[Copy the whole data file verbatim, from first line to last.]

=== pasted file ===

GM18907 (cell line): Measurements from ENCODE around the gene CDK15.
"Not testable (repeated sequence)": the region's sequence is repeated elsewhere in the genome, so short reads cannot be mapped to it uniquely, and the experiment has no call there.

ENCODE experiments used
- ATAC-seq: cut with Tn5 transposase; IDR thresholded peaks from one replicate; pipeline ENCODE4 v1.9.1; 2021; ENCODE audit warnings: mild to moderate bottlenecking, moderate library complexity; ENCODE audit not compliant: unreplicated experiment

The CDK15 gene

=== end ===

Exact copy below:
GM18907 (cell line): Measurements from ENCODE around the gene CDK15.
"Not testable (repeated sequence)": the region's sequence is repeated elsewhere in the genome, so short reads cannot be mapped to it uniquely, and the experiment has no call there.

ENCODE experiments used
- ATAC-seq: cut with Tn5 transposase; IDR thresholded peaks from one replicate; pipeline ENCODE4 v1.9.1; 2021; ENCODE audit warnings: mild to moderate bottlenecking, moderate library complexity; ENCODE audit not compliant: unreplicated experiment

The CDK15 gene